In 1937, the same year that war broke out between China and Japan, two key members of the SRCA — Liang Sicheng and his wife, Lin Huiyin — rediscovered Foguang Temple. There were records of the site’s existence: It is depicted in a Tang fresco in the Mogao Caves, a series of grottoes housing thousands of Buddhist statues in northwestern China’s Gansu province. Photos taken by the Japanese Buddhist scholar Ono Genmyō in 1922 also showed some of the Tang sculptures found inside Foguang. However, at that time, no one had ever studied the site from an architect’s perspective.
Following the few clues they had, Liang and Lin eventually tracked down, surveyed, and mapped Foguang Temple. They discovered Tang Dynasty inscriptions on one of the temple’s crossbeams, which helped confirm that the structure was built in 857.
Foguang is not the oldest timber structure in the world. It’s not even the oldest in China: Researchers later discovered Nanchan Temple on Mount Wutai, also in Shanxi, which was built in 782. However, Foguang is the largest of four timber structures proved to date from the Tang Dynasty. The temple is not only impressive due to its sheer size; with its simple, elegant design, it also exhibits the quintessential traits of a Tang-era wooden building.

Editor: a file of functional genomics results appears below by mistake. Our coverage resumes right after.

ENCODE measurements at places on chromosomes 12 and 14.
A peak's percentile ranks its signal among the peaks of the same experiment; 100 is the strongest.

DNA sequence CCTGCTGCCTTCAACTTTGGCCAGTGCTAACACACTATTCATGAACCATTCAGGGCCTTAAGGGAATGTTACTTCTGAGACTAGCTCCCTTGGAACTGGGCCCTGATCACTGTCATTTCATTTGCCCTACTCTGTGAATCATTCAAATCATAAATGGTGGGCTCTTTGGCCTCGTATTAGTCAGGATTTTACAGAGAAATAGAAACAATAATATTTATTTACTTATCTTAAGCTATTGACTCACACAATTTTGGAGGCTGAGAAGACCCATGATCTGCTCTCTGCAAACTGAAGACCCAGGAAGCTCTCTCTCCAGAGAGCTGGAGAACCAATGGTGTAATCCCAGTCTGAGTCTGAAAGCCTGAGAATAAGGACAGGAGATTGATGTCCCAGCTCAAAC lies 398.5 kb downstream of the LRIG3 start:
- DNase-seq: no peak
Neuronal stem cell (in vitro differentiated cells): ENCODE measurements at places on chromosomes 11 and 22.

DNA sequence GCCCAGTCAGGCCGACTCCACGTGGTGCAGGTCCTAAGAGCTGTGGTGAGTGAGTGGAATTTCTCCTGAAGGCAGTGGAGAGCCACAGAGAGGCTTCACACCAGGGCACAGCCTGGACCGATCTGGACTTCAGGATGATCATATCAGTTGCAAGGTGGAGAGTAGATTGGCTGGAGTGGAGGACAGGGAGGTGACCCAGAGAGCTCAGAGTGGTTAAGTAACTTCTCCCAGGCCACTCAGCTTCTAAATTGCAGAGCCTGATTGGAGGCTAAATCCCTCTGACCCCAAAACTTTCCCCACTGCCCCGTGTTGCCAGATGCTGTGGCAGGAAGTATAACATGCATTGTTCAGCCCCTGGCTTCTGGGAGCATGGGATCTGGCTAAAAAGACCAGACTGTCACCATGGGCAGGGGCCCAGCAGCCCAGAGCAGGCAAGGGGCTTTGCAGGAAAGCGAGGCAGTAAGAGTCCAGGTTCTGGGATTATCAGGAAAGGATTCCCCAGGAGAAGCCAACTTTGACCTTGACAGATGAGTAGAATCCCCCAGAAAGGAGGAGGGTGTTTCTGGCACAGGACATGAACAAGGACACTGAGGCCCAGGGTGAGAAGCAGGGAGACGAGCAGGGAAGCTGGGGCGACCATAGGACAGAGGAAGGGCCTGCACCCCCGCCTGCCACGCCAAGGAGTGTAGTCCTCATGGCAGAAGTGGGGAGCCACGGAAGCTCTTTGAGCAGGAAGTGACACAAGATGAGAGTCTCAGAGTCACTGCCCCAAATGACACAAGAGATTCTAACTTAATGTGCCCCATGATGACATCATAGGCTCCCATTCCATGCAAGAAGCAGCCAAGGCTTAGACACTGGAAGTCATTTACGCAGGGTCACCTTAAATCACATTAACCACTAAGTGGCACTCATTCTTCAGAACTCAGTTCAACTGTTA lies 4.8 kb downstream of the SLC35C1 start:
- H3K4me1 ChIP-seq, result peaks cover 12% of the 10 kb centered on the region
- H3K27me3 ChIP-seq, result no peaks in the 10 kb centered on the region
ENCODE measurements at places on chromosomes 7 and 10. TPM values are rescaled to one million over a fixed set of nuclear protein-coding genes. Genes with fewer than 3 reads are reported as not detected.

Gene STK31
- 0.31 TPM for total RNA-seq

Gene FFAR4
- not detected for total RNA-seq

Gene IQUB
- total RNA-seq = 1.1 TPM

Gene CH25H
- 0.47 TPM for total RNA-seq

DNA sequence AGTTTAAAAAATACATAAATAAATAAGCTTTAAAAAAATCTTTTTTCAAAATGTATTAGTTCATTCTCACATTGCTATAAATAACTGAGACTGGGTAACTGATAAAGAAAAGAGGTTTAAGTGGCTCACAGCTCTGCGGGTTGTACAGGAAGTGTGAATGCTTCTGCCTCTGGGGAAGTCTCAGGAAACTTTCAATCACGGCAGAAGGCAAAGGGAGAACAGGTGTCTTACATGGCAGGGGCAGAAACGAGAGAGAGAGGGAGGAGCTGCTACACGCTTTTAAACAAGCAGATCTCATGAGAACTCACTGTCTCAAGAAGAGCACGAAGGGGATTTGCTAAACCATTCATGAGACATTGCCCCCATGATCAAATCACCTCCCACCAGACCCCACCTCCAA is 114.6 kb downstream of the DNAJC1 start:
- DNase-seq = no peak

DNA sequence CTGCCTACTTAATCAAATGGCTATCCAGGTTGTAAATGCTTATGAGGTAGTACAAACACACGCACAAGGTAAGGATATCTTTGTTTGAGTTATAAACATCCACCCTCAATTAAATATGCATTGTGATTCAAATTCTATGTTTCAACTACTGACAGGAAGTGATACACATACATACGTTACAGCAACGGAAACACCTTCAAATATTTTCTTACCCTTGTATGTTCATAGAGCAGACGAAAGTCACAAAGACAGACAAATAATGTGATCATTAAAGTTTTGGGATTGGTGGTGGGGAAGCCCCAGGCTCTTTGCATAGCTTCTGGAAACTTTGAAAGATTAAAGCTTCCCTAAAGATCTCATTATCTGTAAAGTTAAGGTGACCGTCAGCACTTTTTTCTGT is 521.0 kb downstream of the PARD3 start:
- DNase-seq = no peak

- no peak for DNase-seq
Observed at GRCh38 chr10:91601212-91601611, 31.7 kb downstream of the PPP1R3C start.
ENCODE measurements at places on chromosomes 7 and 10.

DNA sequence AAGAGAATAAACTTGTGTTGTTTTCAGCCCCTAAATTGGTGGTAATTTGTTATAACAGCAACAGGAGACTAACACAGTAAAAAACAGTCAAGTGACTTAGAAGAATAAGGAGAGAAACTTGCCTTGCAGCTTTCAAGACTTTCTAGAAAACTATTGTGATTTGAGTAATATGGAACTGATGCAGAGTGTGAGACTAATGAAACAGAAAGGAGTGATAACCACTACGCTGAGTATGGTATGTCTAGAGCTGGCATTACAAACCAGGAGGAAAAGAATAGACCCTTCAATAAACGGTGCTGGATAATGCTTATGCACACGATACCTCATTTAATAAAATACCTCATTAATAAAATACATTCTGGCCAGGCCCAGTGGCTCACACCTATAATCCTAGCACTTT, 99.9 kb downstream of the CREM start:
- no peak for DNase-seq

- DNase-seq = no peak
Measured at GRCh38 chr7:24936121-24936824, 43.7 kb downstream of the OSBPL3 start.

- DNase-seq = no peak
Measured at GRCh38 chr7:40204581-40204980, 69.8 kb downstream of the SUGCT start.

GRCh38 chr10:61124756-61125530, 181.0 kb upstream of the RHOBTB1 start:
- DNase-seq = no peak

In addition, the murals and sculptures found inside Foguang are of immeasurable cultural value. The temple is that rarest of things: a publicly accessible artifact linking a nation’s people with its historic golden age. Add the fact that Foguang was rediscovered by one of China’s most beloved intellectual couples, and you can see why news of the temple’s leaky roof and poor maintenance scandalized everyone from amateur historians to casual observers.
The SACH now faces an uphill battle to repair the leaks and win over its critics. Foguang’s weight is supported by a complicated arrangement of interlocking wooden brackets called dougong. These are installed at the top of each pillar to support the immense weight of the roof’s upturned eaves.
Dougong configurations vary wildly from one building to the next, making them difficult to replicate. Buildings as old and complex as Foguang are particularly problematic: To completely restore the temple, the beams and dougong would have to be taken apart like building blocks and the warped or rotten pieces replaced before reassembling the whole structure. This sort of overhaul is known as luojia — “repair through dismantling.”
Foguang has retained so many of its original characteristics because it has probably never undergone luojia. But this also means that the temple has been exposed to the elements for over 1,100 years, well beyond a wooden structure’s normal lifespan. One of the eaves has begun to sag, in turn splitting the dougong and displacing roof tiles. This is one of the reasons why the roof began leaking.